You won’t have to pay much attention to the rim width of your discs since the primary goal with overstable and understable driver discs is turn, not speed.

Speed is obviously still important, but it comes secondary when your focus is overstable and understable discs. The wider the rim of the disc, the higher its speed capacity.

Since a lot of overstable and understable drivers have medium speed ratings, you can expect them to have average rim widths.

Best disc golf discs for intermediate players

If you’re an intermediate level disc golf player, there are a range of products that may work well for your playing needs. The following products present a range of options, depending on the type of driver you are looking for.

Overstable Driver

Innova Disc Golf Champion Material Firebird Golf Disc (Colors may vary)

Made with Innova’s Champion plastic, the Firebird is a PDGA approved, advanced-level distance driver. The Champion plastic line is hi-tech and designed for professional players.

It is made from stronger, more stable plastic that tends to be harder and firmer than some of the other Innova lines.

This is so that the disc will hold up better on heavily-wooded courses and rugged terrains, and still perform with predictability.

The picture in the Amazon link is outdated–this disc is actually translucent and sleek looking rather than looking like old-school plastic.

This disc’s flight ratings are: Speed 9, Glide 3, Turn 0, and Fade 4. This means the Firebird is a medium-speed, overstable disc that finishes its flight pattern with a hard hook to the left (on a right-hand back-hand throw).

This disc comes in a variety of weight categories: 151 to 164 grams, 165 to 169 grams, 170 to 172 grams, and 173 to 175 grams. The weight you select will depend on your personal preference.

It’s one of the best intermediate player discs out there that will allow you to throw some great distance drivers into headwinds and some predictable hyzer shots.

View at Amazon to learn more about how this product could work for your skill level.

Pros:

  • High-quality, professional-grade plastic blend
  • Durable in rough terrain and wooded conditions
  • Very overstable
  • Intermediate and advanced-level skill
  • Great disc for upwind shots
  • Good disc for big hyzers
  • Good for forehand shots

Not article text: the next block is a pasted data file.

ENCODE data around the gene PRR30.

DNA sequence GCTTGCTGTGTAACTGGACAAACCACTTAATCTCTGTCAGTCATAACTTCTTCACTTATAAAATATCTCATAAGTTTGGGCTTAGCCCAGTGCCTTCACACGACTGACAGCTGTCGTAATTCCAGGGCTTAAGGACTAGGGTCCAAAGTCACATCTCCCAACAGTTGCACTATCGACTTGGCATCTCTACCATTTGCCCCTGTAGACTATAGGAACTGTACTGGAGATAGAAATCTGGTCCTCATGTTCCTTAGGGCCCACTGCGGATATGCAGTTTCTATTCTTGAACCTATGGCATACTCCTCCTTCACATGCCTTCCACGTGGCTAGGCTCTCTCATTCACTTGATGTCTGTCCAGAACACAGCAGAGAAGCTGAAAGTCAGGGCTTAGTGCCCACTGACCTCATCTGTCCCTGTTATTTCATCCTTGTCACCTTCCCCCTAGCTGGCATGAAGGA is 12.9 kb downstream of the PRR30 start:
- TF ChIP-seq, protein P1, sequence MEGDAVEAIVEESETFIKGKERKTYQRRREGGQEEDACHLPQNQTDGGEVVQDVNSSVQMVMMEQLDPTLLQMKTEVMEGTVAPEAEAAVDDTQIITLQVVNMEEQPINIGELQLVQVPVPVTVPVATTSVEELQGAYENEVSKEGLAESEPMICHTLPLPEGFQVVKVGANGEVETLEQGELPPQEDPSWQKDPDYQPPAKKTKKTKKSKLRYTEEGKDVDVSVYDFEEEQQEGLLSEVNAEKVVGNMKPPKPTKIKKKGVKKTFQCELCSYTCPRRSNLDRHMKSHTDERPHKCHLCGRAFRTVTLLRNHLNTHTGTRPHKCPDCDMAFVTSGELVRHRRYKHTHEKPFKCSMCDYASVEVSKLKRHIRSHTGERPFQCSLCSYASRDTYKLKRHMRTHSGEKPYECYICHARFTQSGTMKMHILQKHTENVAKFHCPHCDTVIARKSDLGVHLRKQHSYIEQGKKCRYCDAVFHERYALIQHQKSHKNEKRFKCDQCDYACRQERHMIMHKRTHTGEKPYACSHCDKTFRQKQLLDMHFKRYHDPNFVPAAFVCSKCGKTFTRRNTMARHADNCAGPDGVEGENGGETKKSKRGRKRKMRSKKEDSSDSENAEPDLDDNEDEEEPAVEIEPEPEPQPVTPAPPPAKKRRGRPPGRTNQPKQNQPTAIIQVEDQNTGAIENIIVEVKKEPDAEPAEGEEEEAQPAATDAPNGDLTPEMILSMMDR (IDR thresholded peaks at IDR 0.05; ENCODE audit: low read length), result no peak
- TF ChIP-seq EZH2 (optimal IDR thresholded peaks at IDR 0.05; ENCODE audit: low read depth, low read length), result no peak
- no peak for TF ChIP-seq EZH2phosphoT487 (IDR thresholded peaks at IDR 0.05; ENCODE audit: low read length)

Cons:

  • Not the highest speed distance driver disc on the market
  • Colors vary, so you may not get your desired color

Understable Driver

Innova Disc Golf Champion Material Roadrunner Golf Disc (Colors may vary)

The Innova Roadrunner is a great intermediate, understable option for drives, anhyzers, and roller shots.

This disc can come in a variety of plastics but we recommend the Champion blend (linked) since it has the highest quality closest to a professional level.

Its flight ratings are: Speed 9, Glide 5, Turn -4, and Fade 1. Like the Firebird, this is a medium-level speed but it has almost the highest rate of turn possible which means it’s a highly understable driver.

Its high glide will help compensate for the medium speed to help you maximize distance.

Finally, its lower fade rating means you’ll be able to have a straighter shot at the end of the flight path.

Additionally, since this disc is made for roller shots as well, you can expect some to achieve more distance from the roll at the end of the flight if you throw with enough anhyzer.

Some experts speculate than you can achieve 10 to 15% more distance from the roll at the end.

Rollers can be tricky though because you don’t want to risk your disk rolling into the trees or foliage and sabotaging your game. You shouldn’t have to worry about that with this disc though since it was manufactured for that purpose.

This disc comes in a variety of weight categories: 160 to 164 grams, 165 to 169 grams, 170 to 172 grams, and 173 to 175 grams. The weight you choose will depend on your personal preference.

View at Amazon for more information on how this product might work for your skill and play needs.

Pros:

  • High-quality, professional-grade plastic blend
  • Durable in rough terrain and wooded conditions
  • Very understable
  • Intermediate and advanced-level skill
  • Great disc for anhyzers
  • Good disc for roller shots

Cons:

  • Not the highest speed distance driver disc on the market
  • Colors vary, so you may not get your desired color

It can be rather unnerving to take on the challenge of more difficult discs like overstable or understable distance drivers. It’ll take a lot of patience, time, and effort to learn how to throw them well and efficiently.

You’ll have to practice in a variety of weather conditions as well to truly break in the discs.

However, it will be so worthwhile in the long run because once you master these discs, your disc golf game will improve tenfold!

Featured image credit: DepositPhotos.com